Just as ardent fans of James Bond or Breaking Bad always have their favorite installment or season, certain venerable tennis-racquet lines draw similar reactions. Players who faithfully use the Wilson Six.One or Head Prestige undoubtedly have a incarnation that is their unquestioned favorite; and just as likely will have a disappointing version that represents their Diamonds Are Forever of the franchise.
It’s not nearly as common with tennis shoes, but if there’s one that has earned such a following, it's the Adidas Barricade. Loyal wearers of the shoe keep coming back for more, trying to recapture the feeling they had for their favorite model—not to mention that it’s one of the better high-performance lines out there. For me, nothing beat the Barricade II. In fact, I found the next installment such a letdown, that I stopped wearing the shoe—I gravitated more towards lighter options such as the Feather line—and missed out on the Barricade V, which holds "best of" status for many players.
Since it had been quite a while, I was eager to try the new Barricade 8+ ($130). It’s a slight update to the most recent edition—hence the “+” sign instead of a number increase—with a change to a Kurim upper. The modification is designed to improve the comfort and flexibility from the previous version, which took its inspiration from outdoor furniture. The new layer does add a little more than half an ounce (my size 12s weigh 17.1 oz.), but Barricades have always been on the heavy side.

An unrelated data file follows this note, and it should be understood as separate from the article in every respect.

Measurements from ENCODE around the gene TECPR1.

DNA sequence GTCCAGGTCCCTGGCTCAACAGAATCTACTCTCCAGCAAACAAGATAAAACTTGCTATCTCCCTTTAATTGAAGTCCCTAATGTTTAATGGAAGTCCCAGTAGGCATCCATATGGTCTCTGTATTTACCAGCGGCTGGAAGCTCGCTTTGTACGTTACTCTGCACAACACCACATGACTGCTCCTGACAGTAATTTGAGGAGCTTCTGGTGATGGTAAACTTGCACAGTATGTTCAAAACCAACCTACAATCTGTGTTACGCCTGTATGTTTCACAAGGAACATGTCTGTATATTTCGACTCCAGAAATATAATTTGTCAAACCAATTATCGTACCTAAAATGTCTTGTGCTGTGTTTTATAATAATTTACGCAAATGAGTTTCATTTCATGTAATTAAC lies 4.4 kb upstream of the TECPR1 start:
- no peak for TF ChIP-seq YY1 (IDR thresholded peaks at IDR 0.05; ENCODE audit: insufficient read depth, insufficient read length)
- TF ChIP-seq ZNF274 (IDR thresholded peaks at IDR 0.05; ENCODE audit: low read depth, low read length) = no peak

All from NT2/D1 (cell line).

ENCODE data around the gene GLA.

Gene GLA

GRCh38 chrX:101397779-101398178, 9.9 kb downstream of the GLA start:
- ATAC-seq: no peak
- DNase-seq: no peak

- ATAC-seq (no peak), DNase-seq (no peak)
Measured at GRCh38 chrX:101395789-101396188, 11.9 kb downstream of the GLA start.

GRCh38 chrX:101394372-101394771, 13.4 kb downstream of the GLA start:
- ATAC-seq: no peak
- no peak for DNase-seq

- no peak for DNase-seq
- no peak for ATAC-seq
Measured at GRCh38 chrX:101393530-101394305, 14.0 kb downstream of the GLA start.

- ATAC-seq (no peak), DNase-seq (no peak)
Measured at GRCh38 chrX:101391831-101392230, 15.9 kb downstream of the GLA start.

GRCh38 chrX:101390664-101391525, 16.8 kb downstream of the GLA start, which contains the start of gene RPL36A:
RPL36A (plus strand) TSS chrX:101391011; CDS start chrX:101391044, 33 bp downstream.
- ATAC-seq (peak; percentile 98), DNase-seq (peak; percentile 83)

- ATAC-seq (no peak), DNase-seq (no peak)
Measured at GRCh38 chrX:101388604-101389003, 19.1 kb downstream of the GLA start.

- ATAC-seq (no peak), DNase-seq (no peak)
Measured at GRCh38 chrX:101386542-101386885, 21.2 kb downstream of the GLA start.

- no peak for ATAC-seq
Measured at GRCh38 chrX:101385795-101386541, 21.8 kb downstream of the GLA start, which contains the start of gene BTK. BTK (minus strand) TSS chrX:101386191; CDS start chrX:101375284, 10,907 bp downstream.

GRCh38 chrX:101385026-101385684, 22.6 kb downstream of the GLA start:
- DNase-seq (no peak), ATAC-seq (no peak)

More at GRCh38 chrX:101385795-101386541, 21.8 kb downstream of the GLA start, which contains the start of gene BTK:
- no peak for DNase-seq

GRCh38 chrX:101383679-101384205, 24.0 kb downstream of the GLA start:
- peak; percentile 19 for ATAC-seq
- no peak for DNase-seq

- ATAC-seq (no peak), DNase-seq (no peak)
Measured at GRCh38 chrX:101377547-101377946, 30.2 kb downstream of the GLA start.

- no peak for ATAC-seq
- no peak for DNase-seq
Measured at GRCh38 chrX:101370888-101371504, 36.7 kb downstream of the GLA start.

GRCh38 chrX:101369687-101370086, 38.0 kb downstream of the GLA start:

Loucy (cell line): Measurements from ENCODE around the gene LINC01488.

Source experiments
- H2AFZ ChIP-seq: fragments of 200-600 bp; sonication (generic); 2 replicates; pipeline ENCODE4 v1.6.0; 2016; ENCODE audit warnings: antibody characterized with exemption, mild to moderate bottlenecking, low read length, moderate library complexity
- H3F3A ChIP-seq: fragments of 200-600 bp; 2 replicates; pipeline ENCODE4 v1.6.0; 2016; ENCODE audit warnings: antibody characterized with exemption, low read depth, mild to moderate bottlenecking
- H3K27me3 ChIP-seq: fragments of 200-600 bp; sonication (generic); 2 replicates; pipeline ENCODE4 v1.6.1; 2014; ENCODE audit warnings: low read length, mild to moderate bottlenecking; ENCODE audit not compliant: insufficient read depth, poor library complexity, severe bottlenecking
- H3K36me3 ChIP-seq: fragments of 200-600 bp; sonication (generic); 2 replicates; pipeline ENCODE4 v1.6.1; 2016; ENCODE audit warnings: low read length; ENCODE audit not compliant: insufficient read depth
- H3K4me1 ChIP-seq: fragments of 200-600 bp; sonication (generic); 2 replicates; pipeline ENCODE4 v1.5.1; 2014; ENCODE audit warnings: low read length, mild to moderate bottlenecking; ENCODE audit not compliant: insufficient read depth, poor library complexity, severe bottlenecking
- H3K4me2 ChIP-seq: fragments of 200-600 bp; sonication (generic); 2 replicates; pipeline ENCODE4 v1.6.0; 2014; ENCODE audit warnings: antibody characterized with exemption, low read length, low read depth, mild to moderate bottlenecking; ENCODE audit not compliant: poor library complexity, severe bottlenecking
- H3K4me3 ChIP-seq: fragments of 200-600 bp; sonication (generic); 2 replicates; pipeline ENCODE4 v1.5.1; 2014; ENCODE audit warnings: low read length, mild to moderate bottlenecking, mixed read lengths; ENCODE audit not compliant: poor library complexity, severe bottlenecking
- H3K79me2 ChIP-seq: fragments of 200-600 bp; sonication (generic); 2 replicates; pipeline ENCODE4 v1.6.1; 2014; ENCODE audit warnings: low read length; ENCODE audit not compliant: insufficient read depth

Once I put the shoe on I immediately got that locked in and secure Barricade feeling. They’re not cushy or forgiving, but they’re unmistakably solid. I wore them around for several hours before playing in them for a minor break-in period. They don’t soften up much, but I find it helpful for my heel to slightly sink into the shoe. This can offset the initial high-heeled feeling from all the cushioning in that part of the shoe, which does gradually dissipate with repeated use.
The upshot to its chunky heel is superior shock absorption. I first tested these Barricades over a two-hour match on a rigid hard court, which would normally have my feet and ankles barking the following day. Instead, they felt like I had a quick session on a soft clay court. It’s the type of cushioning that protects, rather than coddles. The shoes are like your best business suit: They’re perfect for the big presentation, but you wouldn’t necessarily want to wear them outside the office.
From a performance standpoint, my lateral movements were assured with zero rollover or imbalance when planting or stopping aggressively. Coming from a lighter shoe, the added weight was noticeable, but far from cumbersome. The AdiWear 6 outsole grabs the court well without being overly sticky, making sharp cuts seamless. It also has a six-month warranty, but given how little wear I’ve noticed after several subsequent playing sessions, I highly doubt you’ll ever need it.
It wasn’t a totally perfect playtest, as there were some slight demerits. I suffered a few instances of toe-jamming when I put on the brakes after chasing down drop shots, but they were rather minor with no residual effect. I also thought the shoe ran a little hot and could maybe use a bit better ventilation. However, it was a warm and humid day, and it wasn’t such a problem that I wouldn’t use them again under the same conditions.
Overall the Barricade 8+ reminded me why these shoes have been so popular for so many years. I’ve felt quicker in other shoes, and there are certainly more comfortable options. But the protection and support it offers allows you to move with confidence that few other shoes can match. For high-performance players that have come to expect nothing less from this line of shoes, the Barricade 8+ certainly lives up to its reputation.
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